Antipsychotic Use Doesn't Up Congenital Malformations

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Antipsychotic Use Doesn't Up Congenital Malformations
Antipsychotic Use Doesn't Up Congenital Malformations

WEDNESDAY, Aug. 17, 2016 (HealthDay News) -- Use of antipsychotics (APs) in pregnancy does not appear to increase the risk for congenital malformations, according to a study published online Aug. 17 in JAMA Psychiatry.

Krista F. Huybrechts, Ph.D., from Brigham and Women's Hospital in Boston, and colleagues examined the risk for congenital malformations and cardiac malformations associated with exposure to APs in the first trimester in a sample of 1,341,715 pregnancies.

The researchers found that 0.69 and 0.05 percent of women filled at least one prescription for an atypical AP and filled at least one prescription for a typical AP during the first trimester, respectively. Congenital malformations were diagnosed in 32.7 per 1,000 births not exposed to APs, compared with 44.5 and 38.2 per 1,000 births exposed to atypical and typical APs, respectively. For atypical APs there was an increased risk for malformations in unadjusted analyses (relative risk [RR], 1.36; 95 percent confidence interval [CI], 1.24 to 1.50), but not for typical APs (RR, 1.17; 95 percent CI, 0.81 to 1.68). After adjustment for confounding variables, the RRs were reduced for atypical APs (1.05; 95 percent CI, 0.96 to 1.16) and for typical APs (0.90; 95 percent CI, 0.62 to 1.31). Similar findings were seen for cardiac malformations.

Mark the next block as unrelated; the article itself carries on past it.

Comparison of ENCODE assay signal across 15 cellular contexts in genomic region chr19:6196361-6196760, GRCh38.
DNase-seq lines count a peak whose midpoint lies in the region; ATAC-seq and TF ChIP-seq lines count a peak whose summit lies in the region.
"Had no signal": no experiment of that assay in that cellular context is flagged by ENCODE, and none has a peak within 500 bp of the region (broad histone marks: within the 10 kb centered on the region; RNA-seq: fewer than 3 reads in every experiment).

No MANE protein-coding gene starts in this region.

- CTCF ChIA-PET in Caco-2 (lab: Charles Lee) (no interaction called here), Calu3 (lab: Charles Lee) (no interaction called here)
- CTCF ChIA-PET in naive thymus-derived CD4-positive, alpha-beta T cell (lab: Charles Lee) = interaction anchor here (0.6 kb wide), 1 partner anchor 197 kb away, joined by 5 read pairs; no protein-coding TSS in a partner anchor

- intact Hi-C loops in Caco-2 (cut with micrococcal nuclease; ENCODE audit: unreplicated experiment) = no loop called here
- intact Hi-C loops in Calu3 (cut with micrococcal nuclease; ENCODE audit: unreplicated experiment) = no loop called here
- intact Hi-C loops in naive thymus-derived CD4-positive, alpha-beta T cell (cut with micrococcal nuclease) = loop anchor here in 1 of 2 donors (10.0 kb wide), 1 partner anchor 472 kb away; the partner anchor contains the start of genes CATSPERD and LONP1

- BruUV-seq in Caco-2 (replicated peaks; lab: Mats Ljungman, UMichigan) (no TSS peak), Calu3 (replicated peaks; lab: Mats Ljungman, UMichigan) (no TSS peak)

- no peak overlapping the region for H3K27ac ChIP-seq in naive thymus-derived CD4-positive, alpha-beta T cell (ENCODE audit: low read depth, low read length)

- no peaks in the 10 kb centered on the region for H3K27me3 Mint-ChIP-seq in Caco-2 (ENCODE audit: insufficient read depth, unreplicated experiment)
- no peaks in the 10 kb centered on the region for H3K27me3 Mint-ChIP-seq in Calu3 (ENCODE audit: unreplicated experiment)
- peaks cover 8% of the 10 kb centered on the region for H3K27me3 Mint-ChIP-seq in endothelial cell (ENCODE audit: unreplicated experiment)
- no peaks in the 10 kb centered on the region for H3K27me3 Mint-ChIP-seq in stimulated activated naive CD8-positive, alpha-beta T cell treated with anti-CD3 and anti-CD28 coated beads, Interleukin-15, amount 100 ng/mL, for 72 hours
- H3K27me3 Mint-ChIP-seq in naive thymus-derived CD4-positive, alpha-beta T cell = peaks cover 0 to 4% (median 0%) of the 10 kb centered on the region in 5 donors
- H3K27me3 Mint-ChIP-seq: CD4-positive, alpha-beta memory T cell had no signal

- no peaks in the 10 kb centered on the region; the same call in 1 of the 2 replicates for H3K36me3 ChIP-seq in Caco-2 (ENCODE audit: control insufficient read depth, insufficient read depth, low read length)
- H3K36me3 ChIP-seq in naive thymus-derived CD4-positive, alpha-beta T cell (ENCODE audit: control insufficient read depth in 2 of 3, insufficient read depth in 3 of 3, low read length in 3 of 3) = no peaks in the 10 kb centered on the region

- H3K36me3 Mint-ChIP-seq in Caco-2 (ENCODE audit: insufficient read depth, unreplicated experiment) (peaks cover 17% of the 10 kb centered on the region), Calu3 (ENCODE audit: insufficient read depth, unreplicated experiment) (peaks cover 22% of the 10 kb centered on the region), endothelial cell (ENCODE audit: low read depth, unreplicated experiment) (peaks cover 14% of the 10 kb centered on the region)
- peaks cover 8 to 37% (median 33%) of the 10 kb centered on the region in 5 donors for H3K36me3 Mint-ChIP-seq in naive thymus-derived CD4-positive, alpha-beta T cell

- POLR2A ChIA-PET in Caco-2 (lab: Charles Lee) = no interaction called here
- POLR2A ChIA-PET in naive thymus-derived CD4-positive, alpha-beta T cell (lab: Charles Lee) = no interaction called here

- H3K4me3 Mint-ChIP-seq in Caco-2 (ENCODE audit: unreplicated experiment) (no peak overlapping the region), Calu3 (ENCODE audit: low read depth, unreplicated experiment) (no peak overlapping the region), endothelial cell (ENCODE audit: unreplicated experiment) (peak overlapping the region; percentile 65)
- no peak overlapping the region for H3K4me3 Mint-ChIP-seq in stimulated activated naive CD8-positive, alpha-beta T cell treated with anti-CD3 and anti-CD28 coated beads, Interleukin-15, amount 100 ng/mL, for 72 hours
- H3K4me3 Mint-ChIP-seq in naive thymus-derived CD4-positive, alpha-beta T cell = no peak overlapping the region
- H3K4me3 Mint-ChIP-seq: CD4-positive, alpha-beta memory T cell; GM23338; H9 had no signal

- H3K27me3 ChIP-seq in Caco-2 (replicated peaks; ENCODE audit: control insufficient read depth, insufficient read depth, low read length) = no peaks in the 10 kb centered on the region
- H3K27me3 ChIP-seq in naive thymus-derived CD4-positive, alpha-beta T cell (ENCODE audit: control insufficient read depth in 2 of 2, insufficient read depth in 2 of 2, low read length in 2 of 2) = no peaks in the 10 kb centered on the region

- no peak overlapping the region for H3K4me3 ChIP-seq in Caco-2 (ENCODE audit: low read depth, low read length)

"Evidence from this large study suggests that use of APs early in pregnancy generally does not meaningfully increase the risk for congenital malformations overall or cardiac malformations in particular," the authors write.

Several authors disclosed financial ties to the pharmaceutical industry.

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